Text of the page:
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Savant Rule Following, What Shape is a Number?

A Short Film on Daniel Tammet, mathematical Savant.

Philosophical Bloggist Anderson Brown, would like to tell us that the calculations of Autistic Savants are somehow the rule-following equivalent of digestion. We may use rules to describe what is happening, just as we can use rules to describe what is happening in our stomachs, but because these calculations are somehow not “out in public” they are not what he calls “literal” rule-following.

There is some problem with this notion of a rule-following distinction, a favorite of those of the Wittgensteinan bent. Somehow Real rule-following must be categorically distinguished from only seeming rule-following (central I believe to Wittgenstein’s Private Language argument). First, is the idea of intentionality, which regards choice. Anderson would like to make the intentionality of persons the vector of their status as literal rule-followers. But there is a problem with this, since Wittgenstein himself, at least to some degree, actually takes choice (intentionality) out of what “rule following” is:

 “How am I able to obey a rule?” If this is in not a question about causes, then it is about the justification of for my following a rule in the way I do.  If I have exhausted the justifications, I have reached bedrock, and my spade is turned. Then I am inclined to say: “This is simply what I do” (PI §217).

When I obey a rule, I do not choose. I obey the rule blindly (PI §219). 
So to separate out “real” rule following under an index of choice alone, is difficult. Indeed, we are all following rules to some degree involuntarily. Just because “our spade is turned” does not mean that we, or Daniel Tammet has fallen into the world of strictly “causes” (as opposed to “reasons”, an important Wittgensteinian distinction).
  
Secondly, I have difficulty with Anderson’s idea that:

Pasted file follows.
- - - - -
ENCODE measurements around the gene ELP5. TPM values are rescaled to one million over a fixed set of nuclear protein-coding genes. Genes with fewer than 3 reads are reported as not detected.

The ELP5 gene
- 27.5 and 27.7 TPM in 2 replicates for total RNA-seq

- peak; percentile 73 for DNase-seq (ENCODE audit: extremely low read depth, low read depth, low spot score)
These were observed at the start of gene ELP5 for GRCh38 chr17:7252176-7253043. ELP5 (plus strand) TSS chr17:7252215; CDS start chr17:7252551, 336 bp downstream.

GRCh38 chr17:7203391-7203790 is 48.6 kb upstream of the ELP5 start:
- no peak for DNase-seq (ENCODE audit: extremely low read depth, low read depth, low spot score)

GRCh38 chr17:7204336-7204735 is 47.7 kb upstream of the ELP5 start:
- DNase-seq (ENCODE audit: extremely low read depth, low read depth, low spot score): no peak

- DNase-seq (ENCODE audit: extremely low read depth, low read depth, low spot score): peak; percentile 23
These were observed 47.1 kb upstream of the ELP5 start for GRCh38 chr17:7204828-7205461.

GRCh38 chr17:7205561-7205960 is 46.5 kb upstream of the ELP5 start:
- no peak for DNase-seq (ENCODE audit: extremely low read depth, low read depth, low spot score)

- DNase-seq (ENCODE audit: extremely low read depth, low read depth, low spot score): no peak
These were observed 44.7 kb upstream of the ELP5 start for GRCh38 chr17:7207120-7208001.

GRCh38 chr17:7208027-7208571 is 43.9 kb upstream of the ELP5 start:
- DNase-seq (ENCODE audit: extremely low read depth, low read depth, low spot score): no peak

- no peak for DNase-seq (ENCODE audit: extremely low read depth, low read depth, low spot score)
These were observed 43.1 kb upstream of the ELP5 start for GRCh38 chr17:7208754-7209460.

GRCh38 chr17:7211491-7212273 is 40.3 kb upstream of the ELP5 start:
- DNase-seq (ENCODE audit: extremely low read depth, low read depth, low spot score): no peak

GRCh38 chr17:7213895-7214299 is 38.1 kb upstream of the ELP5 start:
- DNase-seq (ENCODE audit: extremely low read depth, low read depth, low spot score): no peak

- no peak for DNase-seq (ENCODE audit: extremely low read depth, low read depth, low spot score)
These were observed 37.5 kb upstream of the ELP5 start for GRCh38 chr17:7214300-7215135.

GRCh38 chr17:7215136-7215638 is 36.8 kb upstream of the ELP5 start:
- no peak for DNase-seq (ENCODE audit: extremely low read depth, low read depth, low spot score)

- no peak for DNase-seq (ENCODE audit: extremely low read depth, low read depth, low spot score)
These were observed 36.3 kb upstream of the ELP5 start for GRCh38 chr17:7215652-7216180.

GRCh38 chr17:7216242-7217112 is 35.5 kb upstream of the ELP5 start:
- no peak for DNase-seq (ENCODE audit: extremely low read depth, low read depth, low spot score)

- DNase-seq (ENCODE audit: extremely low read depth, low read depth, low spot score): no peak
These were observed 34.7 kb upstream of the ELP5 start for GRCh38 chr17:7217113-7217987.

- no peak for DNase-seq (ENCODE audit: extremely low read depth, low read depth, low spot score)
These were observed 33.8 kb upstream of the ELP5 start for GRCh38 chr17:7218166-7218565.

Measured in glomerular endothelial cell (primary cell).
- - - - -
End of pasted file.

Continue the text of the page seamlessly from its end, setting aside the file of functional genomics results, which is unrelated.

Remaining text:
“Actual rule-following is done by persons, out in the world. Thus the savant is “rule-following” (computing with his brain), but he is not rule-following (thinking with his “mind’).”
Somehow savants seem to be denied, in such a conclusion, the status of being “real persons”, doing things “out in the world” here, that they are not “thinking”. I don’t know what, for instance, such doing out in the world would consist of. I would say that f I am doing calculations in my head, I indeed am rule-following, even though I am not “out in the world”, whether a Wittgensteinian would allow me that official distinction. A Wittgensteinian may like to tell me that whatever is going on in my head when I add 124 and 28 together may appear to be “rule-following”, but isn’t really rule-following until it is checked by others. For, afterall, I may be halucinating the answer to be correct (leaving aside the logical potential that those checking my answer might be halucinating the answer they think is correct).
I can certainly see the intersubjective aspect of creating a ballast for what is correct or incorrect, but rule-following cannot be broken up merely into the shadowy realm of internal, black-box, pseudo rule-following (in the “characteristic accompaniments” theatre of the mind), and “actual” rule-following which ONLY occurs “in public”. This is too sharp a categorical distinction, I would say, and misses some important aspects of how rule-following works. 
The ballast lies in two places, in a differential. Daniel Tammet the mathematical savant indeed is, I would say, rule-following when he tells you what shape the number 1012 is (this is not the equivalent of digestion). When he tells us that he knows what the answer is because the answer is a certain shape, this is not absolutely different than saying that I know where the town is, because the sign has just pointed me to it. Wittgenstein makes the very good point that these ARE different. What pops into my mind, functions more like a cause, than a reason. But there is a depositional orientation to causes that makes up our experience of intentionality. Tammet does not involuntarily blurt out the answer when a certain shape pops into his head. He evaluates it. He can in fact sculpt it in clay. He looks to it. In this way Wittgensteinian causes can be act like reasons (and reasons can be like causes: see Donald Davidson). This aspectual nature of orientation to own’s own metal events, the way that we can take an orientation to them, epistemically, is the counter-ballast to the public knowing which makes our knowledge intersubjective. One can justify, in part, to one’s self, without such justification being simply “buying several copies of the morning newspaper”.  Because it is not done “out in the world” does not make Tammet’s calculation the rule-following equivalent of “digestion”, as much as Wittgensteinians may like to by-definition, make them so.

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